The people of the Sa Pa area have been very poor even by Vietnam's rural standards. Efforts to improve the situation for the local people include both governmental and non-governmental initiatives. The government of Vietnam and foreign governments have contributed to local development programs. International non-governmental organizations such as Oxfam have also been involved in Sa Pa. Locally, the Hmong-run social enterprise, Sapa O'Chau, organizes volunteer placements, such as English teaching, and visiting through trekking and homestays at local villages for short or long-term periods. Vocational training by the Hoa Sua School also aims to increases skills and earnings potential for local residents.
Hoàng Liên National Park is drained by the Muong Hoa and Ta Trung Ho rivers, which feed the Nam Po River and, finally, the Song Hong (Red) river. The forest has an essential role in water catchment protection, particularly the forest at high altitudes, which is frequently covered in cloud. Water condenses on the vegetation and falls as ‘occult’ precipitation. Occult precipitation makes a major contribution to stream-flow during the dry season when rainfall is low.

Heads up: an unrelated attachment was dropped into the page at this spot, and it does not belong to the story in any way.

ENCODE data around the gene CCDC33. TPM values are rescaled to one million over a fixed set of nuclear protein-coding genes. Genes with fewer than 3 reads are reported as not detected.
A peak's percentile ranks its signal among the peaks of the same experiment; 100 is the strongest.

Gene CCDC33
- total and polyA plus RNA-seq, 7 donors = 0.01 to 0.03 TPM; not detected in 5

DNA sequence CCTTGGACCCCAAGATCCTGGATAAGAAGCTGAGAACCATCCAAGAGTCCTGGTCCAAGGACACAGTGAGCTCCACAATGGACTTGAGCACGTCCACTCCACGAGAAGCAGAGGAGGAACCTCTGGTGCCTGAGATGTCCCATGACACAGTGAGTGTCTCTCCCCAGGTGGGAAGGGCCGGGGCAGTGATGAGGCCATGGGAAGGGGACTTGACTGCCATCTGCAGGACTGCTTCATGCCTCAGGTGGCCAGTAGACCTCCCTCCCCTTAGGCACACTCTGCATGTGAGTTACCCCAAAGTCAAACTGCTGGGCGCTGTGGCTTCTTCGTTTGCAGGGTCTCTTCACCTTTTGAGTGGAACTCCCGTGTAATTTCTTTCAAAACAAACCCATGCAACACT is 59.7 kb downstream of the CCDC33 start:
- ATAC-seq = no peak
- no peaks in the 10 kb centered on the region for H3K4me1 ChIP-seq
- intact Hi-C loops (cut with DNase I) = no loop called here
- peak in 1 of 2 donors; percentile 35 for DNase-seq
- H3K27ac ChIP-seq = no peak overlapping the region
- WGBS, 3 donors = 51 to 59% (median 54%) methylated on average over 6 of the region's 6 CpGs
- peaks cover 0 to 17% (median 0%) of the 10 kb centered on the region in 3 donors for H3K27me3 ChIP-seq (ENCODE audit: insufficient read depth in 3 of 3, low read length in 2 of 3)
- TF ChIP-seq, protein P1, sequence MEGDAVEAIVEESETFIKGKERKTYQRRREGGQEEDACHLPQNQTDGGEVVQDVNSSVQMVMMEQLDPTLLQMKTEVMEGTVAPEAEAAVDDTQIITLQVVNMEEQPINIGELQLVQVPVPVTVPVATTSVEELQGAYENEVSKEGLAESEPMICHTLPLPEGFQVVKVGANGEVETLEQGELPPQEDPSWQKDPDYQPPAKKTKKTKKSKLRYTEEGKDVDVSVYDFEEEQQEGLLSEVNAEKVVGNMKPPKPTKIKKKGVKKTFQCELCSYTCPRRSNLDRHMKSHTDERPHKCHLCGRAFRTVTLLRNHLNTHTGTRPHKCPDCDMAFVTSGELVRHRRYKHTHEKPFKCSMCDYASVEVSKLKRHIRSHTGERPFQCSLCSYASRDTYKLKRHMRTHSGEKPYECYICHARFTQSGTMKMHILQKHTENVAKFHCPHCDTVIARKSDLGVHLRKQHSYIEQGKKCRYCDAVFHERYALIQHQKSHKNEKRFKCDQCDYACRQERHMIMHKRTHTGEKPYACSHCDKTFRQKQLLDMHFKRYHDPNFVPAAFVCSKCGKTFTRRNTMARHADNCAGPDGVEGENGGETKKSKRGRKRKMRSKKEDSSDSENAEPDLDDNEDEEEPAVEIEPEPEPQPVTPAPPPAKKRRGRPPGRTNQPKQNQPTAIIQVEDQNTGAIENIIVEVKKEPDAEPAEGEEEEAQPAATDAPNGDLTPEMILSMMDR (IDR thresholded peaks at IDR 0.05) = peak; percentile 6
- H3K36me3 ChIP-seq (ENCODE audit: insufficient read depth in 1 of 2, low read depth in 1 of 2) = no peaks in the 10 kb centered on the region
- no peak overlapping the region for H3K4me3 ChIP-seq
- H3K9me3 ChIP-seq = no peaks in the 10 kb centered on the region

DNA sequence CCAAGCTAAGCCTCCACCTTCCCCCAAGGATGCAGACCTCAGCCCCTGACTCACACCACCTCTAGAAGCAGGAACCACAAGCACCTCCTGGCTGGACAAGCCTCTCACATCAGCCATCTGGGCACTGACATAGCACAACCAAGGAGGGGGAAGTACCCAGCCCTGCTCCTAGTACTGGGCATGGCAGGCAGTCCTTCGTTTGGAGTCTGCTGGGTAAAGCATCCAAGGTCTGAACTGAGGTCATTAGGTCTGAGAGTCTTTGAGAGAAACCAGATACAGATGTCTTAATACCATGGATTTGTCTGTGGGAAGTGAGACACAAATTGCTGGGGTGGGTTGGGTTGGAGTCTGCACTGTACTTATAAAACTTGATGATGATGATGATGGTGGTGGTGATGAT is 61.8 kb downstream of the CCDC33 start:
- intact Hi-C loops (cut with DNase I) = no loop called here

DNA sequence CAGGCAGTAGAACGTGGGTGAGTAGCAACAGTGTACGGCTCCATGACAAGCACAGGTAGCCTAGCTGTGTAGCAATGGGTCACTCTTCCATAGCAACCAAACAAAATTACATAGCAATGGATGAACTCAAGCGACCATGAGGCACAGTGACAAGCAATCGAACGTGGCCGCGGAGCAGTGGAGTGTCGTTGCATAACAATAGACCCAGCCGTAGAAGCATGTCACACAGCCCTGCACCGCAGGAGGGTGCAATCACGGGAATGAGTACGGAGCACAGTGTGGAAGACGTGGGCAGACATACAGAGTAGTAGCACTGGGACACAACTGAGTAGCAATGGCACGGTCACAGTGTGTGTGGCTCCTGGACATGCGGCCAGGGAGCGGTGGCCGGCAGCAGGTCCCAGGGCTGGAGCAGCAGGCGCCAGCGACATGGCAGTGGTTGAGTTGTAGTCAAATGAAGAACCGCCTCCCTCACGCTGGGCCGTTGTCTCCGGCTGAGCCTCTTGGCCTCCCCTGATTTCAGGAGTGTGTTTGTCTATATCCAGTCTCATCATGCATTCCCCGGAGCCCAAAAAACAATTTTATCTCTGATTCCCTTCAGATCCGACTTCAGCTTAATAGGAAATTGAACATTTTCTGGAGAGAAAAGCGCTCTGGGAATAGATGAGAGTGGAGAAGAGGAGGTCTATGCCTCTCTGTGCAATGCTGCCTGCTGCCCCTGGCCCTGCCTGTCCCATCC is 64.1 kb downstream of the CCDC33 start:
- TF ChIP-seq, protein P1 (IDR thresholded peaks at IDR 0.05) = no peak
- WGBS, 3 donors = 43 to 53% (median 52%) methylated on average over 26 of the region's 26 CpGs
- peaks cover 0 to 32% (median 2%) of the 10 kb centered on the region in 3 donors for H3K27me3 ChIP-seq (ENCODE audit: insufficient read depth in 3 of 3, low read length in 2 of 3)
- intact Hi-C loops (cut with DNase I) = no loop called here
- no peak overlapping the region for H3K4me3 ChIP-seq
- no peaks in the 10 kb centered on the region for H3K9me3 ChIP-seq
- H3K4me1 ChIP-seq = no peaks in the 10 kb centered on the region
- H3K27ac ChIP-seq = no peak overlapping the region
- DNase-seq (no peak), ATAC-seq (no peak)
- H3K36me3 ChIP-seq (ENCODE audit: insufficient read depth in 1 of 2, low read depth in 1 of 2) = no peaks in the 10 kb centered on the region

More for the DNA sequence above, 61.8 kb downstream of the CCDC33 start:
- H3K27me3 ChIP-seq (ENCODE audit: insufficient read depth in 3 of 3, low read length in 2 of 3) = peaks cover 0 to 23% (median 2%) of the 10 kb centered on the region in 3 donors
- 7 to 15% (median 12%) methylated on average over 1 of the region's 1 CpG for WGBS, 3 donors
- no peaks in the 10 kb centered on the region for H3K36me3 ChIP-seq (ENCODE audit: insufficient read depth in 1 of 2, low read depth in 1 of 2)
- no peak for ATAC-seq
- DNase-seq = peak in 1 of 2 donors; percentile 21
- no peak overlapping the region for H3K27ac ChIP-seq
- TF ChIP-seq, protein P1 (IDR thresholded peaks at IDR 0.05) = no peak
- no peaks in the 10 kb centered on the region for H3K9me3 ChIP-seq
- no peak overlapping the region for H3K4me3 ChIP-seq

The forest of Hoàng Liên National Park can be classified as belonging to 3 types: sub-montane dry evergreen forest, tropical montane deciduous forest and sub-alpine forest. The sub-montane dry evergreen forest, which occurs at lower altitudes, has been the most heavily disturbed by the activities of man.
In addition to the forest habitats, the national park contains large areas of agricultural land, scrub land and Savannah. Agriculture is concentrated at altitudes below 1,500m, in the bottom of valleys. Scrub land and Savannah areas are found where forest has been cleared: around the edge of cultivated areas and on ridge tops, which have been subjected to burning. A final vegetation type represented at Hoàng Liên National Park is dwarf bamboo. This habitat is confined to the highest ridges of the Fansipan massif, at altitudes above 2,800 m.